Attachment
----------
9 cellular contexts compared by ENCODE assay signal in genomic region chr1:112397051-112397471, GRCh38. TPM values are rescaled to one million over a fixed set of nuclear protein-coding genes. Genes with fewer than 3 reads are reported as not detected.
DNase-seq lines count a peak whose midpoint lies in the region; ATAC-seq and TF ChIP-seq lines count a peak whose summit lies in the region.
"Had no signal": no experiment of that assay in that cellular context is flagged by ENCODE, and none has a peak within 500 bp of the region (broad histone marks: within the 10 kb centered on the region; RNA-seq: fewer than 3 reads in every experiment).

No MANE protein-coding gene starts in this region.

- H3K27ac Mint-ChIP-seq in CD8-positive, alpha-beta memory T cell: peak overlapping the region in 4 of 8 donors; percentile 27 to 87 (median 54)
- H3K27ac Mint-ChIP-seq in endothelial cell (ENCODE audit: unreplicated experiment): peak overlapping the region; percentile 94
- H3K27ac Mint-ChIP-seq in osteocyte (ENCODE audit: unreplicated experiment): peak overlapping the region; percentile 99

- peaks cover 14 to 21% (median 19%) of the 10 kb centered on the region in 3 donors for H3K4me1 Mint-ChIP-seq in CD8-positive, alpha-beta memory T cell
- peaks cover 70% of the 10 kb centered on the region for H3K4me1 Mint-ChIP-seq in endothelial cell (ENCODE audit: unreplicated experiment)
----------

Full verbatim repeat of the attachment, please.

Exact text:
9 cellular contexts compared by ENCODE assay signal in genomic region chr1:112397051-112397471, GRCh38. TPM values are rescaled to one million over a fixed set of nuclear protein-coding genes. Genes with fewer than 3 reads are reported as not detected.
DNase-seq lines count a peak whose midpoint lies in the region; ATAC-seq and TF ChIP-seq lines count a peak whose summit lies in the region.
"Had no signal": no experiment of that assay in that cellular context is flagged by ENCODE, and none has a peak within 500 bp of the region (broad histone marks: within the 10 kb centered on the region; RNA-seq: fewer than 3 reads in every experiment).

No MANE protein-coding gene starts in this region.

- H3K27ac Mint-ChIP-seq in CD8-positive, alpha-beta memory T cell: peak overlapping the region in 4 of 8 donors; percentile 27 to 87 (median 54)
- H3K27ac Mint-ChIP-seq in endothelial cell (ENCODE audit: unreplicated experiment): peak overlapping the region; percentile 94
- H3K27ac Mint-ChIP-seq in osteocyte (ENCODE audit: unreplicated experiment): peak overlapping the region; percentile 99

- peaks cover 14 to 21% (median 19%) of the 10 kb centered on the region in 3 donors for H3K4me1 Mint-ChIP-seq in CD8-positive, alpha-beta memory T cell
- peaks cover 70% of the 10 kb centered on the region for H3K4me1 Mint-ChIP-seq in endothelial cell (ENCODE audit: unreplicated experiment)